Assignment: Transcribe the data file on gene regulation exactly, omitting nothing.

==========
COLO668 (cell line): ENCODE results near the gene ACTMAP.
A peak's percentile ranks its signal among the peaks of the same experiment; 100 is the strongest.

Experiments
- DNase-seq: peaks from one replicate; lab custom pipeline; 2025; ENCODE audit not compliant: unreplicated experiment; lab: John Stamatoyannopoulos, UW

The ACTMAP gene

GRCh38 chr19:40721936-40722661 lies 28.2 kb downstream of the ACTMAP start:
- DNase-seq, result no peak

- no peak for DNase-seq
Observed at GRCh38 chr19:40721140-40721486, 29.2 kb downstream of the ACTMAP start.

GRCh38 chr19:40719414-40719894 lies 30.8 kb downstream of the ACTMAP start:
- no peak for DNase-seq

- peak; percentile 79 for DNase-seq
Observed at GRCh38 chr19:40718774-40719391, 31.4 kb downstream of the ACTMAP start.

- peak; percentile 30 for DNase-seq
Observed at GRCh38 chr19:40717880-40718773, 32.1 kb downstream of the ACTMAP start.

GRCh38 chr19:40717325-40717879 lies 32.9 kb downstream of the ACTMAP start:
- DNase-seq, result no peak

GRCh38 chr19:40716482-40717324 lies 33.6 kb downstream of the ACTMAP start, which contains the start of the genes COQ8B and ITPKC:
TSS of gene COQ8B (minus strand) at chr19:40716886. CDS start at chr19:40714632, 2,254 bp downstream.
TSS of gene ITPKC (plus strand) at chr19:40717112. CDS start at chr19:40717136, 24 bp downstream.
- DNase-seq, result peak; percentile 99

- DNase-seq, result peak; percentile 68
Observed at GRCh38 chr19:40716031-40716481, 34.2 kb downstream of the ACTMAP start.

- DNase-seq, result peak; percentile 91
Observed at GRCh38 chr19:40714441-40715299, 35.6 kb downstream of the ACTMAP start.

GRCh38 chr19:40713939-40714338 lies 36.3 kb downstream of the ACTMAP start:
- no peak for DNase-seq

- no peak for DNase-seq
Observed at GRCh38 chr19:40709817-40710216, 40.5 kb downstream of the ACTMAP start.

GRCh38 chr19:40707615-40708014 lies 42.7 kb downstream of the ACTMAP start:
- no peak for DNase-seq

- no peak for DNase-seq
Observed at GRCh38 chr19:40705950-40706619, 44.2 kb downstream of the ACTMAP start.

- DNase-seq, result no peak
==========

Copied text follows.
COLO668 (cell line): ENCODE results near the gene ACTMAP.
A peak's percentile ranks its signal among the peaks of the same experiment; 100 is the strongest.

Experiments
- DNase-seq: peaks from one replicate; lab custom pipeline; 2025; ENCODE audit not compliant: unreplicated experiment; lab: John Stamatoyannopoulos, UW

The ACTMAP gene

GRCh38 chr19:40721936-40722661 lies 28.2 kb downstream of the ACTMAP start:
- DNase-seq, result no peak

- no peak for DNase-seq
Observed at GRCh38 chr19:40721140-40721486, 29.2 kb downstream of the ACTMAP start.

GRCh38 chr19:40719414-40719894 lies 30.8 kb downstream of the ACTMAP start:
- no peak for DNase-seq

- peak; percentile 79 for DNase-seq
Observed at GRCh38 chr19:40718774-40719391, 31.4 kb downstream of the ACTMAP start.

- peak; percentile 30 for DNase-seq
Observed at GRCh38 chr19:40717880-40718773, 32.1 kb downstream of the ACTMAP start.

GRCh38 chr19:40717325-40717879 lies 32.9 kb downstream of the ACTMAP start:
- DNase-seq, result no peak

GRCh38 chr19:40716482-40717324 lies 33.6 kb downstream of the ACTMAP start, which contains the start of the genes COQ8B and ITPKC:
TSS of gene COQ8B (minus strand) at chr19:40716886. CDS start at chr19:40714632, 2,254 bp downstream.
TSS of gene ITPKC (plus strand) at chr19:40717112. CDS start at chr19:40717136, 24 bp downstream.
- DNase-seq, result peak; percentile 99

- DNase-seq, result peak; percentile 68
Observed at GRCh38 chr19:40716031-40716481, 34.2 kb downstream of the ACTMAP start.

- DNase-seq, result peak; percentile 91
Observed at GRCh38 chr19:40714441-40715299, 35.6 kb downstream of the ACTMAP start.

GRCh38 chr19:40713939-40714338 lies 36.3 kb downstream of the ACTMAP start:
- no peak for DNase-seq

- no peak for DNase-seq
Observed at GRCh38 chr19:40709817-40710216, 40.5 kb downstream of the ACTMAP start.

GRCh38 chr19:40707615-40708014 lies 42.7 kb downstream of the ACTMAP start:
- no peak for DNase-seq

- no peak for DNase-seq
Observed at GRCh38 chr19:40705950-40706619, 44.2 kb downstream of the ACTMAP start.

- DNase-seq, result no peak